US4911594 *Jun 21, 1989Mar 27, 1990Trw Inc.Push-nut type fastener
Referenced by
Citing PatentFiling datePublication dateApplicantTitle
US5453027 *Jan 23, 1995Sep 26, 1995Federal-Hoffman, Inc.Washer for establishing electrical continuity between conductive components having non-conductive coatings
US5673920 *Sep 16, 1996Oct 7, 1997Fel-Pro IncorporatedGasket bolt hole with retaining beam and slot
US5735498 *May 7, 1996Apr 7, 1998Cooper Industries, Inc.Apparatus for mounting an emergency sign to a support
US5828008 *Feb 6, 1997Oct 27, 1998Barnstead/ThermolyneFor protecting a connector forming a connection
US6004077 *Feb 25, 1998Dec 21, 1999Saab; Thomas L.System for securement of a mesh screening means and method of installation
US6183182 *Sep 26, 1997Feb 6, 2001Sfs Industrie Holding, AgDevice for fixing insulating strips
US6241369Nov 20, 1998Jun 5, 2001Cooper Technologies CompanyQuick mount fixture
US6565303 *Jul 16, 2001May 20, 2003Olympic Manufacturing Group, Inc.Washer and assembly of same employing a securing member
US6957931Jul 14, 2003Oct 25, 2005Slater Bert WRoof bolt bearing plate and method for an underground mine
US7478986 *Jan 13, 2005Jan 20, 2009Danley Construction Products PtyLockable nut system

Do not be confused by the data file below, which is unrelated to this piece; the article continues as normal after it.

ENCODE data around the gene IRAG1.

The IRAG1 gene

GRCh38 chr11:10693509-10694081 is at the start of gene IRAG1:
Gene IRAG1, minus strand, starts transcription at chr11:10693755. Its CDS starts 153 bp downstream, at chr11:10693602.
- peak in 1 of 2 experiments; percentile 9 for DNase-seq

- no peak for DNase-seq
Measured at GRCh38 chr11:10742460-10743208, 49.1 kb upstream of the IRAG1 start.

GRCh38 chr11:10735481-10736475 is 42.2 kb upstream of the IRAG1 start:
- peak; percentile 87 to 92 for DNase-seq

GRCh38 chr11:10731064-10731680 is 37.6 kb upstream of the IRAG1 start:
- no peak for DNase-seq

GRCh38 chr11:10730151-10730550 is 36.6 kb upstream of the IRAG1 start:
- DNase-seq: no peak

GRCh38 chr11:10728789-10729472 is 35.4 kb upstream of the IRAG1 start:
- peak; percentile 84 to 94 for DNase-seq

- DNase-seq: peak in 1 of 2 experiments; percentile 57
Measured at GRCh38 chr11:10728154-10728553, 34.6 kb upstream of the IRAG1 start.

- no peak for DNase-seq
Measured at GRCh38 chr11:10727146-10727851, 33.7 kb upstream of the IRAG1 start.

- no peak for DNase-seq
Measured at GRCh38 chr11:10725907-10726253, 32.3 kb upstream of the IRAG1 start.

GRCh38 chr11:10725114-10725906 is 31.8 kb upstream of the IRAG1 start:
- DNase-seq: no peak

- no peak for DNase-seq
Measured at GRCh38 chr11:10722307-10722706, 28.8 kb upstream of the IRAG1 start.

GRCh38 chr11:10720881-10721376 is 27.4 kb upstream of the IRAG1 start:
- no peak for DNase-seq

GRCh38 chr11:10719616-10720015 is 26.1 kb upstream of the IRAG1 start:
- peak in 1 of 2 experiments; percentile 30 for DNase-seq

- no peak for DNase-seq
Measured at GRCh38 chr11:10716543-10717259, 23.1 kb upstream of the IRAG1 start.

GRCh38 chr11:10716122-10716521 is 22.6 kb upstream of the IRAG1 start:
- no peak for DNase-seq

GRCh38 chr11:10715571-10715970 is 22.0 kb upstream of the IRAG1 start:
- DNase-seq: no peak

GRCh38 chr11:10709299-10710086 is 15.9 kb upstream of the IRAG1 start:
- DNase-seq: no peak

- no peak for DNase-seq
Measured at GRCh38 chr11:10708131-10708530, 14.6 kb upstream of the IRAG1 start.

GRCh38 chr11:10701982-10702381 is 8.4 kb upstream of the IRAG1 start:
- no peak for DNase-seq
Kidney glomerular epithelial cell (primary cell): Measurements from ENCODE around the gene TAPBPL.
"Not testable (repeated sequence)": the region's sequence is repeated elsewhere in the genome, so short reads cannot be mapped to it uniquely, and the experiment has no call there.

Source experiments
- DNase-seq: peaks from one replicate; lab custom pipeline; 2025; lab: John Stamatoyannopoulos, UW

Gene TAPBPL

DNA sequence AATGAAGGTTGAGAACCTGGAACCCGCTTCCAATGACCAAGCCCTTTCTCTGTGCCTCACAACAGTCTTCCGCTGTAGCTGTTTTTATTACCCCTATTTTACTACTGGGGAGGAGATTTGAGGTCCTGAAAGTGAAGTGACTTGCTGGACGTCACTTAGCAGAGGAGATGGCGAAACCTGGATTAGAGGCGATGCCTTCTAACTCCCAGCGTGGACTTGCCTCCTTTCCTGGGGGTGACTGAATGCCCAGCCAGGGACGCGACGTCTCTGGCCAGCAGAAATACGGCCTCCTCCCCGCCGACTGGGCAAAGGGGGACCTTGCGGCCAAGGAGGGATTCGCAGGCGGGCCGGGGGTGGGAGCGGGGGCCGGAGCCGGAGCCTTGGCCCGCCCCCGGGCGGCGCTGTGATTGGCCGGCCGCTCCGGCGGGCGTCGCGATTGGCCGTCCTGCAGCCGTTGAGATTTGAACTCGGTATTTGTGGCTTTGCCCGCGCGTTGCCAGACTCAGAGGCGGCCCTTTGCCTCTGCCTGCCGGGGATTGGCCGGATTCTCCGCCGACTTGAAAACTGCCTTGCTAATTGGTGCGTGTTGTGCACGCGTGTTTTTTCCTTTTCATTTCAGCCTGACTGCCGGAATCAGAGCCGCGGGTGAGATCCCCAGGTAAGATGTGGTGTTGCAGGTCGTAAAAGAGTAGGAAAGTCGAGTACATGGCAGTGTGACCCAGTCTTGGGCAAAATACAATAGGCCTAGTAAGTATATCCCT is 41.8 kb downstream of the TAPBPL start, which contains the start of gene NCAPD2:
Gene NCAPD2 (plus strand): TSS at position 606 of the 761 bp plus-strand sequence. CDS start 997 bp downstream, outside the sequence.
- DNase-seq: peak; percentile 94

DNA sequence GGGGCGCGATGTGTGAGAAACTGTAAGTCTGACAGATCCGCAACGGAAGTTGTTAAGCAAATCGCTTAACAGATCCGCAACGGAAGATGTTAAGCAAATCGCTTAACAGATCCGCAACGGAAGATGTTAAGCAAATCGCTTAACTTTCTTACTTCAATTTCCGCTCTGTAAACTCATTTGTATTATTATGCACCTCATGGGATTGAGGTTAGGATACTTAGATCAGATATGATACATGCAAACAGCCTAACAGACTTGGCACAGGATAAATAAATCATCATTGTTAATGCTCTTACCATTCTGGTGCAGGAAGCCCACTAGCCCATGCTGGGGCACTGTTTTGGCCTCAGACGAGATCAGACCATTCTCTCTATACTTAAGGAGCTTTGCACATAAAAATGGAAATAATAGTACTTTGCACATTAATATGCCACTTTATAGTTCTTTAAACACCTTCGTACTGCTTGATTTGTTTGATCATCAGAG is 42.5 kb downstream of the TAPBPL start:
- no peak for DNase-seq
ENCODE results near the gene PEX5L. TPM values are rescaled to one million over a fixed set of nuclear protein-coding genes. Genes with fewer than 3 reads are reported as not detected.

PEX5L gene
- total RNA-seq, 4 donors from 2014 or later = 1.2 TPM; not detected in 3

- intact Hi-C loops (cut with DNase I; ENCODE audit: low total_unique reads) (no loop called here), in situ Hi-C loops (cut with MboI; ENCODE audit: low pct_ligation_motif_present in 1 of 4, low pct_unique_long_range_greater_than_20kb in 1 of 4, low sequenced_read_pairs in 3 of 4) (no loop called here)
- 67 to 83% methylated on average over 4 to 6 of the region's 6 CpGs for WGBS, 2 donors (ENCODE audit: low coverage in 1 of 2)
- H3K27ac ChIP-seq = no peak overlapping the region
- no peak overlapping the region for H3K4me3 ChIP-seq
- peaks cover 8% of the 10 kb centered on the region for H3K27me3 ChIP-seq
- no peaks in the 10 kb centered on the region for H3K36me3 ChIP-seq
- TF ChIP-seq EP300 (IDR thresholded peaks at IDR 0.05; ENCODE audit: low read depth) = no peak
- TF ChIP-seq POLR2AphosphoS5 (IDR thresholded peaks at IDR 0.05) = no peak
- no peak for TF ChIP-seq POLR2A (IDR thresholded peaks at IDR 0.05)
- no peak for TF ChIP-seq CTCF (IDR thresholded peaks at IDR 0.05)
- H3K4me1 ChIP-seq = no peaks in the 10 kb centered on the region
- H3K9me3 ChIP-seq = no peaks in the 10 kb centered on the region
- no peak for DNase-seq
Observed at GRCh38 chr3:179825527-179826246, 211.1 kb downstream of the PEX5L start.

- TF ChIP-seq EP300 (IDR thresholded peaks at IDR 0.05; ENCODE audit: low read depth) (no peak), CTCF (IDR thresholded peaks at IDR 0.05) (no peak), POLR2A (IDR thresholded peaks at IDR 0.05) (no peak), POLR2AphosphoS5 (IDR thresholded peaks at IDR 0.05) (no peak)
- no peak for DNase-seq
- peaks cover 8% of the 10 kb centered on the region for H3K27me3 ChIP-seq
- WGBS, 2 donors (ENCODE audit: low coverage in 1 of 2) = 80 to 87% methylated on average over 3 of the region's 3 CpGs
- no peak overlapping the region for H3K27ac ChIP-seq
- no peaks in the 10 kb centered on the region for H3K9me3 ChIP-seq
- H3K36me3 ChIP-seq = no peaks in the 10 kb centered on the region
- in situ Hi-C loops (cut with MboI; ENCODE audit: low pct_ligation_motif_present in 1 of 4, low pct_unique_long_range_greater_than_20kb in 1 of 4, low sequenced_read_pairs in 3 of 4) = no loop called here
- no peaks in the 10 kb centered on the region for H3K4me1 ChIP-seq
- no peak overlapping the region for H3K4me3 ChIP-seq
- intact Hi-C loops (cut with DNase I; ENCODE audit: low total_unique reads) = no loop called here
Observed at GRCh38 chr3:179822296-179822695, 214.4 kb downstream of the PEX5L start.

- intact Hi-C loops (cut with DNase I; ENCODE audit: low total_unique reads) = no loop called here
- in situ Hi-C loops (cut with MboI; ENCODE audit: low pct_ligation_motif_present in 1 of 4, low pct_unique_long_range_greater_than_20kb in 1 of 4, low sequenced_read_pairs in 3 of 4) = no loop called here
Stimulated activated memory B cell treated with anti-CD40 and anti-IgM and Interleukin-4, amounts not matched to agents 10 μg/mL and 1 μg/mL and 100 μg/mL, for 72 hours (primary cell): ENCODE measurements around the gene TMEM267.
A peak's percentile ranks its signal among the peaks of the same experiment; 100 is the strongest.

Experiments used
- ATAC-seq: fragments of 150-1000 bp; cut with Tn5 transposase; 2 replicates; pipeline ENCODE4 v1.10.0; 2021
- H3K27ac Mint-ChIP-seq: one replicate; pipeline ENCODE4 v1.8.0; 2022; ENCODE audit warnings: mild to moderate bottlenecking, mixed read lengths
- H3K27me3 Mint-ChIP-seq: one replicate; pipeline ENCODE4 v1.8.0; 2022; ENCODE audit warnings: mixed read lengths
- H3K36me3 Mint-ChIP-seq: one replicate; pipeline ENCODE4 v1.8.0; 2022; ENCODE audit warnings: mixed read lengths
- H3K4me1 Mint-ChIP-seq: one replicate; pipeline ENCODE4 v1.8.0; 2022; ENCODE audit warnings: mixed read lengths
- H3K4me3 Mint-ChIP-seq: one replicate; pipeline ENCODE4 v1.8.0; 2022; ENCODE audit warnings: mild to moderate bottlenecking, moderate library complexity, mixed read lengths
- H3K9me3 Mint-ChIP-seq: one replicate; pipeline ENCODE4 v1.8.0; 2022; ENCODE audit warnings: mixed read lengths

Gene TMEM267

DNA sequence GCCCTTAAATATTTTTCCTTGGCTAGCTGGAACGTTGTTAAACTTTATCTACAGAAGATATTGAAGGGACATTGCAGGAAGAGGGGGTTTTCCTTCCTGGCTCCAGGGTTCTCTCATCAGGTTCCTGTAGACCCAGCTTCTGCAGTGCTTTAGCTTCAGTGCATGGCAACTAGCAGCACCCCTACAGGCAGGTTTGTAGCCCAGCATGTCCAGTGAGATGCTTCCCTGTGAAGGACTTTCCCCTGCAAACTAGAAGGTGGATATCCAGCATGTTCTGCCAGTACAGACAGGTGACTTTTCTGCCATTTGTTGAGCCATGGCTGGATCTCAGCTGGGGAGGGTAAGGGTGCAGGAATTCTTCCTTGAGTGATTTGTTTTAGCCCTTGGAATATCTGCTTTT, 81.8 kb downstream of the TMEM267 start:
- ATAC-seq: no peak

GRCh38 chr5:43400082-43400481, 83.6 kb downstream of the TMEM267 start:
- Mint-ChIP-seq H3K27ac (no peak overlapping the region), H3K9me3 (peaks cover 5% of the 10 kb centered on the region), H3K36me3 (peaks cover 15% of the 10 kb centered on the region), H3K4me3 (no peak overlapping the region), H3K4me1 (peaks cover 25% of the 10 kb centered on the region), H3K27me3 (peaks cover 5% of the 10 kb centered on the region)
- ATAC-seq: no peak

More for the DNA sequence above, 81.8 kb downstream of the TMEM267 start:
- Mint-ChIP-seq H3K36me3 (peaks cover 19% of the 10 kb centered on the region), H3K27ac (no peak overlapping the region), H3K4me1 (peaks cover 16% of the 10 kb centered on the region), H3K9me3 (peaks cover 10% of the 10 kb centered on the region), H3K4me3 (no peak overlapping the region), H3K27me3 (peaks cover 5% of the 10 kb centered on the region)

US8336275 *Feb 10, 2003Dec 25, 2012Rodenhouse Inc.Plaster/stucco application and restoration methods and fastener system for use in those and other methods
US8572821 *Feb 27, 2009Nov 5, 2013Ykk CorporationFemale snap part
US8572822Jan 15, 2013Nov 5, 2013Ykk CorporationMale snap part
US8752349 *Jun 19, 2012Jun 17, 2014Jesse WestabyForm system with lath covering
US20110113600 *Feb 27, 2009May 19, 2011Ykk CorporationMale Snap Part and Female Snap Part
US20130026331 *Oct 1, 2012Jan 31, 2013Harada Industry Co., Ltd.Mounting bracket for antenna
US20130333316 *Jun 19, 2012Dec 19, 2013Jesse WestabyForm System With Lath Covering
EP0861969A1 *Feb 25, 1998Sep 2, 1998Johannes RadtkeMine roof bearing plate
WO2010092405A2 *Feb 12, 2010Aug 19, 2010Minova International LimitedSecuring method for horizontal and inclined workings
Classifications
U.S. Classification405/259.1, 411/533, 405/288
International ClassificationE21D21/00
Cooperative ClassificationE21D21/0086
European ClassificationE21D21/00P
Legal Events
DateCodeEventDescription
May 3, 2010ASAssignment
Effective date: 20100429
Owner name: ORICA CANADA INC.,CANADA
Free format text: ASSIGNMENT OF ASSIGNORS INTEREST;ASSIGNOR:639157 ONTARIO INC. O/A TOMCO STEEL;REEL/FRAME:024320/0329
Feb 8, 2010ASAssignment
Effective date: 20100208
Owner name: 639157 ONTARIO INC. O/A TOMCO STEEL,CANADA
Free format text: ASSIGNMENT OF ASSIGNORS INTEREST;ASSIGNOR:SAAB, THOMAS L., MR.;REEL/FRAME:023905/0896
Aug 4, 2004FPAYFee payment
Year of fee payment: 12
Oct 16, 2000FPAYFee payment
Year of fee payment: 8
Sep 23, 1996FPAYFee payment
Year of fee payment: 4